A team of Scientists have discovered the tallest tropical tree on Earth, with a height of 309-foot (94.1 meter) tree in Borneo breaking the previous record. Furthermore, discovering the tallest known tree in the world, the research also found the next 49 tallest trees, each of which is greater than 90 meters (295 feet) in height making an extraordinary 50 record-breakers in a single haul. To imagine an idea of how big these trees actually are, the scientists say the tallest tree is almost the length of six sperm whales, each tree is roughly 16 meters (52 feet) long if measured from head to tail.
Ecologist Gregory Asner from the Carnegie Institution for Science at Stanford University told Mike Gaworecki at Mongabay, "I have been doing this for more than 20 years now, and I have to say, this was one of the greatest moving experiences in my profession. This highest tropical tree and the 49 standing in second place are truly remarkable expressions of the power of nature."
The findings comes just months after another group of scientists from Cambridge University (CU) in the UK shocked the world with the discovery of a tropical tree measuring 89.5 meters (293.6 feet) in Maliau Basin, a reserve in the Bornean state of Sabah. But Asner's crew used laser scanning to discover that another reserve in Sabah, called Danum Valley, consist of a grove of trees with even greater tallness. The scientists recognized the trees' height with an airliner called the Carnegie Airborne Observatory, which uses a laser-based system called LiDAR (Light Detection and Ranging) that can calculate and map lands in three dimensions.
Asner told Mongabay, "This method trusts on the 500,000 laser shots per second that we shot to the bottom of the plane as we fly, which delivers a very comprehensive 3D view of the forest canopy down to the earth level. We then digitally process and search the 3D data for the tallest trees (in this instance)."
Greg Asner/Carnegie Institution for Science
With the LiDAR(Light Detection and Ranging) data in hand, Asner returned to the region by helicopter, to understand the world's tallest humid tree in a sea of green beneath.
He said, "We designed straight at the coordinates of the tree pointed in our laser scanning facts. And there it was, sticking out directly above the rest of the canopy."
As the tree has only been detected remotely at this point, the researchers have not had a chance to approve the species just yet, but it's possible to be in the genus Shorea, which covers almost 200 species of rainforest trees inherent to Southeast Asia. Borneo is a land to 130 of these species, which can stay alive for hundreds of years, but many are rare by logging. To confirm the species, the team aims to visit each of the tallest 50 trees in the up-coming weeks, and it's reasonable to say that these massive specimens will make fairly an impression when observed closely, much as they did when seen from a helicopter.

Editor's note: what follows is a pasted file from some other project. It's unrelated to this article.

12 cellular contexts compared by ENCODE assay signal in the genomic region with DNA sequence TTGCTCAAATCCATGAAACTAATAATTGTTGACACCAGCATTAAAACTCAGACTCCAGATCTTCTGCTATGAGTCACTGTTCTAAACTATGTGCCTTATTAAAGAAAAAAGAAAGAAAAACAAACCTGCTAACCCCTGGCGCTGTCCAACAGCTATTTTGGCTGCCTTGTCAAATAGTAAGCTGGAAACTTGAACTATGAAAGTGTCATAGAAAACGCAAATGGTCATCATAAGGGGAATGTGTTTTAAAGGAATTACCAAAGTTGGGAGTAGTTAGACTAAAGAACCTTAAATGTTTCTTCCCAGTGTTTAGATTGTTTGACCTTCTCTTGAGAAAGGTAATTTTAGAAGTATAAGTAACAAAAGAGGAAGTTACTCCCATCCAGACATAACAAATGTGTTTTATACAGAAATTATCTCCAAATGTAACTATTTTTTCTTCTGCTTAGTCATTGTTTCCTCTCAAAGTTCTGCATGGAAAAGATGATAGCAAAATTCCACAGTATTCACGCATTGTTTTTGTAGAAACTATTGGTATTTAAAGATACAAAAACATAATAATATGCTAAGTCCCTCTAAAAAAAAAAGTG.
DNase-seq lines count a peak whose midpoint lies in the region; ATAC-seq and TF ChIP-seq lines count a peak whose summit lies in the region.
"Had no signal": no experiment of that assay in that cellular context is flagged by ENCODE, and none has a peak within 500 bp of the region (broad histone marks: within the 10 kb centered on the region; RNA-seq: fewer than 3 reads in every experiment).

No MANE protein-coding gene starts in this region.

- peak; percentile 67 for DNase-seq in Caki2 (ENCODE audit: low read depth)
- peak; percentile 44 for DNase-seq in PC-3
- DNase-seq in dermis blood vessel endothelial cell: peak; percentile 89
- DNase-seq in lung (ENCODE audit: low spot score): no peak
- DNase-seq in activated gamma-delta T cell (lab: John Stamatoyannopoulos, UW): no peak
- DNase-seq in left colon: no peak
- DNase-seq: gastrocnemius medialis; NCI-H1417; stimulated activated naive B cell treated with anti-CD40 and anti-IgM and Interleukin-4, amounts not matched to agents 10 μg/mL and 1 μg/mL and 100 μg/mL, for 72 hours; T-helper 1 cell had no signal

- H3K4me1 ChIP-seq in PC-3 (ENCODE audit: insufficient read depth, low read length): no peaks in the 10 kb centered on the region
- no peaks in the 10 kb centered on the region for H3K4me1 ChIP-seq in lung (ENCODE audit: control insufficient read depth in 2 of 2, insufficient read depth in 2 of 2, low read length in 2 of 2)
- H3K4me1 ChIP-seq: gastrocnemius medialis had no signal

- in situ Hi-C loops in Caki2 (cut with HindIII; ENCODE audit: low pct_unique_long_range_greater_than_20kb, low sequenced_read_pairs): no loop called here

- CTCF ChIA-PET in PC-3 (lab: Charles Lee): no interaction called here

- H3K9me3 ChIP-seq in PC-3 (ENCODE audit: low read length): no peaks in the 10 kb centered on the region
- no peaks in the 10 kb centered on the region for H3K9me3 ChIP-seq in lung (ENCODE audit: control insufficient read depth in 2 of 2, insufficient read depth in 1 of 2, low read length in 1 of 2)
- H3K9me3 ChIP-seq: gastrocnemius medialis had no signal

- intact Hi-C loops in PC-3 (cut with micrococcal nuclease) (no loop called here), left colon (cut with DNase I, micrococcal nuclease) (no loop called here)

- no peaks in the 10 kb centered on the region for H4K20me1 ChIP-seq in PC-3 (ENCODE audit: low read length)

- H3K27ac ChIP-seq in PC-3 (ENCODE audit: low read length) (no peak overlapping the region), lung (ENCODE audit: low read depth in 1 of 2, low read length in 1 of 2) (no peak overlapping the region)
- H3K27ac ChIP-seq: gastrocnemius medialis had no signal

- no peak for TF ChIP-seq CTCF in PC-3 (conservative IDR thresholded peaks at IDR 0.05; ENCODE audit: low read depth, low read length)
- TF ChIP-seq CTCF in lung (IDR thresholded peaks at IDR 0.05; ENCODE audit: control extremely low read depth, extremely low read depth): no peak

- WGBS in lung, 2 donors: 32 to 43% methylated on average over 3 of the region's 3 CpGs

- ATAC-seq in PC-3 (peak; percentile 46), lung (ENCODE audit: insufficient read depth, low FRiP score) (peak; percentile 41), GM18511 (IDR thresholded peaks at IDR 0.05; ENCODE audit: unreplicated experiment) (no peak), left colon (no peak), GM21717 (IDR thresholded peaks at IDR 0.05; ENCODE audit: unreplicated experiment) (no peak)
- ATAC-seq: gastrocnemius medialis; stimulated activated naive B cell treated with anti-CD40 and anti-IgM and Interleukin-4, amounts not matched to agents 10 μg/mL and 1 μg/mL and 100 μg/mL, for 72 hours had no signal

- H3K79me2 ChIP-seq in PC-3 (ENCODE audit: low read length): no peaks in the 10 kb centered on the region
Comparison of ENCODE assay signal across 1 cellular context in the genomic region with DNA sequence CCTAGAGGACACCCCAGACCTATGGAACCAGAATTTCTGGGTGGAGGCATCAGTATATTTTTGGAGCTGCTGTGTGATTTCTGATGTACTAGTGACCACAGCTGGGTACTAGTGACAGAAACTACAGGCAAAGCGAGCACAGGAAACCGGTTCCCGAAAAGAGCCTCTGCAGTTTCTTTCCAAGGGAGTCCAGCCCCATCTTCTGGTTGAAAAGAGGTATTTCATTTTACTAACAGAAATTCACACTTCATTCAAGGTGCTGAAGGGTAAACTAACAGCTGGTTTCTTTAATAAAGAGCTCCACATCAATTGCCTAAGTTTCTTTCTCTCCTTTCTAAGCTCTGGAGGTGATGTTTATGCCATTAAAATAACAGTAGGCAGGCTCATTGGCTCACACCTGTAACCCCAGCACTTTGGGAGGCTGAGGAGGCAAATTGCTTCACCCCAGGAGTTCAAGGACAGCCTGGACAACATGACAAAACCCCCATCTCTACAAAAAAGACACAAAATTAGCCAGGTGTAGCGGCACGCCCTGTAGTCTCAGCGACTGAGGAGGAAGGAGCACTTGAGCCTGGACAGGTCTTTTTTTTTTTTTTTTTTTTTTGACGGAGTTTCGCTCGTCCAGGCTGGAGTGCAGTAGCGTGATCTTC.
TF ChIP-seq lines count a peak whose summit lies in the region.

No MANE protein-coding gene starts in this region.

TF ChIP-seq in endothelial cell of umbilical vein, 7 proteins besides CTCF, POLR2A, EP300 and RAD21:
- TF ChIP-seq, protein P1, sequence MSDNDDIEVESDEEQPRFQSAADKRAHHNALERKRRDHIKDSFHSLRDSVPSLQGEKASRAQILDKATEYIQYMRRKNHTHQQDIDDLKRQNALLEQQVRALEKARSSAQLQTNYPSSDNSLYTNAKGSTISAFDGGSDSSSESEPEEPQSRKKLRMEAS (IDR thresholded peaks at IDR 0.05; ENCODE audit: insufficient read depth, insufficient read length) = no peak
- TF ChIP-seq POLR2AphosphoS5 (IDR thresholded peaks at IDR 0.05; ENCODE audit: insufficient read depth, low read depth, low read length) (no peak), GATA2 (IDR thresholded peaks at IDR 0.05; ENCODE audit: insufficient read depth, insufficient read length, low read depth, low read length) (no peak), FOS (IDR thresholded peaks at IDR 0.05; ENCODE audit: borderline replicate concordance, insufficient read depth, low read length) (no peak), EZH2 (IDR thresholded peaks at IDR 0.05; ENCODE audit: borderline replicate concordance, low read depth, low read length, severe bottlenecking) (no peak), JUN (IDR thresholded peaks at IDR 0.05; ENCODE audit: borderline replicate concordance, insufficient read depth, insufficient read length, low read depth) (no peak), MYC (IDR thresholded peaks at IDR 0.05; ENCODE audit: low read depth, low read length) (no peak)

Asner said, "The wild thing is that our tallest tree is nearly bordered on each side by a tree of the similar species of Shorea, nearly as tall! So, there are three trees, like brothers, standing directly above the rest of the canopy. I nearly cried as we encircled the tree maybe 10 times before the pilot whispered we had to go back."
But as amazing as that is, it's still not as tall as the tallest trees in the tropics. The world's tallest tree wherever, California redwoods (Sequoia sempervirens), have been measured as tall as 115.5 meters (379 feet), putting even massive Shorea in the shade. The new learning has not been published in a scientific journal yet, so we cannot think through the claims concerning stature as having been confirmed until other researchers have had a chance to study the research. Not that classification these epic trees is just some kind of logical one-upmanship, however. Separately from measuring their physical size, the aim of the Bornean study is to help us recognize the mass and health of these forest populations so that we can improve and defend them from dangers like logging.
One of the team, Glen Reynolds from the South East Asia Rainforest Research Program (SEARRP), told Kevin McLean at National Geographic, "Tallest tree apart, this work actually highlights the value of defending primary forests. These antique trees are really only found in primary forests, many of which are not accurately protected. A comprehensive map like this will be valuable for starting conservation priorities."
So despite the fact, most of the attention the scientists gets will perhaps be a result of them having sprawled upon the tallest tree in the tropics, that fact does not trouble them in the slightest.
Asner told Mongabay, "Preservation needs motivation, and these trees of the Bornean jungle deliver that to us. This finding is a gift to science, to the public of Sabah and Borneo, and to the world."
The discoveries were offered at the International Heart of Borneo Conference 2016 last week.